Think about that. In a story characterized by motion, by disciples running away, they stood still. It’s such a helpless posture.
Is that not Death’s most powerful weapon? The way it can bring all of life to a grinding halt.
It’s been a month since the anniversary but this time of year my mind usually comes back to the April evening when Martin Luther King, Jr. was shot in Memphis. The photographs from the balcony of the Lorraine Motel are seared into the national consciousness. Joseph Louw is the name of the man who captured the image. He was staying just three doors down from King on that fateful evening. He heard a loud pop and rushed out to see what had happened.
For a moment he stood there on the balcony paralyzed. Death had made its presence known and it had frozen Joseph in his tracks.
He later recalled snapping out of it and thinking “I must record this for the world to see.” So he lifted the camera around his neck and captured the iconic image of Dr. King’s body on the balcony, surrounded by his friends, one of them cradling his head, three of them standing and pointing to a rooftop in the distance where they could see the shooter getting away.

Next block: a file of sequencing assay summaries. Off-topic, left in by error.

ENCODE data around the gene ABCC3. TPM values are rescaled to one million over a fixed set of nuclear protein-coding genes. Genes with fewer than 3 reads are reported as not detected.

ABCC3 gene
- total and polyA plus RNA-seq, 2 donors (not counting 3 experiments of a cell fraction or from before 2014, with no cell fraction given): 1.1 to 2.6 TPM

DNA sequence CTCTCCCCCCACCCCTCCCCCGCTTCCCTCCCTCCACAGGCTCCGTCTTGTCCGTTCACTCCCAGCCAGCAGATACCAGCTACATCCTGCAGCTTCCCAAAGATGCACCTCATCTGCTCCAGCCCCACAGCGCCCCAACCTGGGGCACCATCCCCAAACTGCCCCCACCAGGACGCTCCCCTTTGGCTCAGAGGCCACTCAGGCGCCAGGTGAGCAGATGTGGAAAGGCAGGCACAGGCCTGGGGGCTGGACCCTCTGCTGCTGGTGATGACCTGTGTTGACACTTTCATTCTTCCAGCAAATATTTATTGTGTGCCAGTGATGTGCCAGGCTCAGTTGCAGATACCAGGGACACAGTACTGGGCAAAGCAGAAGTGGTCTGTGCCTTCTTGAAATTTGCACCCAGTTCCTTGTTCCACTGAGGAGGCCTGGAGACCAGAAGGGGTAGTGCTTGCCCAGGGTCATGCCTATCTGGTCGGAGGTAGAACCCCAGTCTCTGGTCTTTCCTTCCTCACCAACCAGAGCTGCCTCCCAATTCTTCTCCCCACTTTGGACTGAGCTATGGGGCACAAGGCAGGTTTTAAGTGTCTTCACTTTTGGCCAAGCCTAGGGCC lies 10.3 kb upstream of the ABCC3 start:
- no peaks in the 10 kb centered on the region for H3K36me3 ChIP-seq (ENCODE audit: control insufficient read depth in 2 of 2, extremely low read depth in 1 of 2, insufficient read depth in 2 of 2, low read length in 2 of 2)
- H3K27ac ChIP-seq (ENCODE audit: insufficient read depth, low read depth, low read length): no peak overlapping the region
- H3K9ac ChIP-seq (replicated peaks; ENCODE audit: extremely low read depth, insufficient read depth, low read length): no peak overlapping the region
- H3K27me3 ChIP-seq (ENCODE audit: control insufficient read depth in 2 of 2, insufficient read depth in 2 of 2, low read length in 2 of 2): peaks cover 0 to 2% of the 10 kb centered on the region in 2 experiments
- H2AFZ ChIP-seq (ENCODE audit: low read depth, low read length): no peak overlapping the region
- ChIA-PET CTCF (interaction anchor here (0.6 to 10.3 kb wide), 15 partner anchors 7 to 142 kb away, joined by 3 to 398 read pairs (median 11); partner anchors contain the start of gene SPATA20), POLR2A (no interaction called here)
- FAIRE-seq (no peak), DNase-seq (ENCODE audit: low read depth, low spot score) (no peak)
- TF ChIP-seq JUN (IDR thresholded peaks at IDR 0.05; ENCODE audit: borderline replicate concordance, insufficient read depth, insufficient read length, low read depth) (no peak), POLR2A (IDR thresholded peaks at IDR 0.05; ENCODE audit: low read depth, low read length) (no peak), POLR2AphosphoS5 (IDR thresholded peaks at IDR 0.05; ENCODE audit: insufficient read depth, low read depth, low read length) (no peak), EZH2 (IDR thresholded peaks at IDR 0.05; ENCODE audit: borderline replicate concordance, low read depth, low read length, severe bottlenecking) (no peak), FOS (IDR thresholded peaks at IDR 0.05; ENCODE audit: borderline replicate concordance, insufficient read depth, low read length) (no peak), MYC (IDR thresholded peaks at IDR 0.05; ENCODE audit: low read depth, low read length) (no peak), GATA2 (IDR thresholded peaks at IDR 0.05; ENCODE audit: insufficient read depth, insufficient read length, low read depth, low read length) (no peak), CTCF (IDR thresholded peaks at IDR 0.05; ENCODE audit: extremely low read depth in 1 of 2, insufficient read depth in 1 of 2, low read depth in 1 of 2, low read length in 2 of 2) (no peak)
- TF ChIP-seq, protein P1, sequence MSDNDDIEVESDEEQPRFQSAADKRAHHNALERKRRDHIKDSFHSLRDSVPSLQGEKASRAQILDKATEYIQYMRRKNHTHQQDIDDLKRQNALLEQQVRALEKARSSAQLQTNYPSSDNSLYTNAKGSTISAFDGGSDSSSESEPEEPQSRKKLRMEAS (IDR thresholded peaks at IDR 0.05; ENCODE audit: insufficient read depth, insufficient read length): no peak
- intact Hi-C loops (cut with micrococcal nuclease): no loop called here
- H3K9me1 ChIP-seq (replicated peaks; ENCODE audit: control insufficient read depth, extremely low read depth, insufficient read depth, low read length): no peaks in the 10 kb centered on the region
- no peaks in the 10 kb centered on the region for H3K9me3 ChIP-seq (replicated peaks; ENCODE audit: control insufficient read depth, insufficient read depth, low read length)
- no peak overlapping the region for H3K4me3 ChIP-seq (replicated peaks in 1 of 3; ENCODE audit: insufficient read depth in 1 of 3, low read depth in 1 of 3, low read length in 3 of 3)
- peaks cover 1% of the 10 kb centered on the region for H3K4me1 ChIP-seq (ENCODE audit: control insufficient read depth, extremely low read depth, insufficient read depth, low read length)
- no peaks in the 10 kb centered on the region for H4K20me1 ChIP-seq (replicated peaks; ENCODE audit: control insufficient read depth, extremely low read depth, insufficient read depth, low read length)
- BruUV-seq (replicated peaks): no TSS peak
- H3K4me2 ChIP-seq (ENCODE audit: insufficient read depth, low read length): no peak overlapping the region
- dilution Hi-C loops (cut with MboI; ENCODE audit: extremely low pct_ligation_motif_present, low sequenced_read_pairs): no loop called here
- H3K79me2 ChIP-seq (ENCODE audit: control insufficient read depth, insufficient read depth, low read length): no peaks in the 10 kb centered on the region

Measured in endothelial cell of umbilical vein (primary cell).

It’s such a helpless posture. Death had come and all those men could do was point at it. Or take a picture of it. They stood still, looking sad.
Cleopas finally responds to the question. He tells this oblivious stranger about Jesus, how he had been put to death, and then Cleopas adds yet another exquisitely heart-breaking line: “We had hoped he would be the one to redeem Israel.”
“We had hoped.” Is there anything more sad than hope in the past tense?
I had hoped that the treatment would work, that we could beat this disease. But death came anyway.
I had hoped that this relationship would bring me happiness – but then it all went wrong.
I had hoped that you could learn to love yourself, but the chemicals in your body just would not allow it.
Cleopas and No Name might be walking to Emmaus, but the truth is they are stuck in a past tense hope.